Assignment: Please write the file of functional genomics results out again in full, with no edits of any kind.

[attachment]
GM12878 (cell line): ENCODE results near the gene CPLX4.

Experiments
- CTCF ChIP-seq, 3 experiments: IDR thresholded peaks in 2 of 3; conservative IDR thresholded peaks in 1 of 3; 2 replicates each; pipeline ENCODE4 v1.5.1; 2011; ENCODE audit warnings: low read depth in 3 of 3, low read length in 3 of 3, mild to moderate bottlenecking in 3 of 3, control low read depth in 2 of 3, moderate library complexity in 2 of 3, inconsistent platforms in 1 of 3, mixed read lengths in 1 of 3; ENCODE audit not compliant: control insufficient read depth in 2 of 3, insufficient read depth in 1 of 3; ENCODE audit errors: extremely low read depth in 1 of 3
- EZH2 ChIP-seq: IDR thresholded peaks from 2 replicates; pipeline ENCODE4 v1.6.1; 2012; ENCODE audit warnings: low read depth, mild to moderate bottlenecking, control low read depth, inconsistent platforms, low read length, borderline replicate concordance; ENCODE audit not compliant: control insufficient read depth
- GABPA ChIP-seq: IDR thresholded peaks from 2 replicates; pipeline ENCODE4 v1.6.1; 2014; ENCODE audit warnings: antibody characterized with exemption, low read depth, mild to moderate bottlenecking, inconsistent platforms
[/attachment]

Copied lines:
GM12878 (cell line): ENCODE results near the gene CPLX4.

Experiments
- CTCF ChIP-seq, 3 experiments: IDR thresholded peaks in 2 of 3; conservative IDR thresholded peaks in 1 of 3; 2 replicates each; pipeline ENCODE4 v1.5.1; 2011; ENCODE audit warnings: low read depth in 3 of 3, low read length in 3 of 3, mild to moderate bottlenecking in 3 of 3, control low read depth in 2 of 3, moderate library complexity in 2 of 3, inconsistent platforms in 1 of 3, mixed read lengths in 1 of 3; ENCODE audit not compliant: control insufficient read depth in 2 of 3, insufficient read depth in 1 of 3; ENCODE audit errors: extremely low read depth in 1 of 3
- EZH2 ChIP-seq: IDR thresholded peaks from 2 replicates; pipeline ENCODE4 v1.6.1; 2012; ENCODE audit warnings: low read depth, mild to moderate bottlenecking, control low read depth, inconsistent platforms, low read length, borderline replicate concordance; ENCODE audit not compliant: control insufficient read depth
- GABPA ChIP-seq: IDR thresholded peaks from 2 replicates; pipeline ENCODE4 v1.6.1; 2014; ENCODE audit warnings: antibody characterized with exemption, low read depth, mild to moderate bottlenecking, inconsistent platforms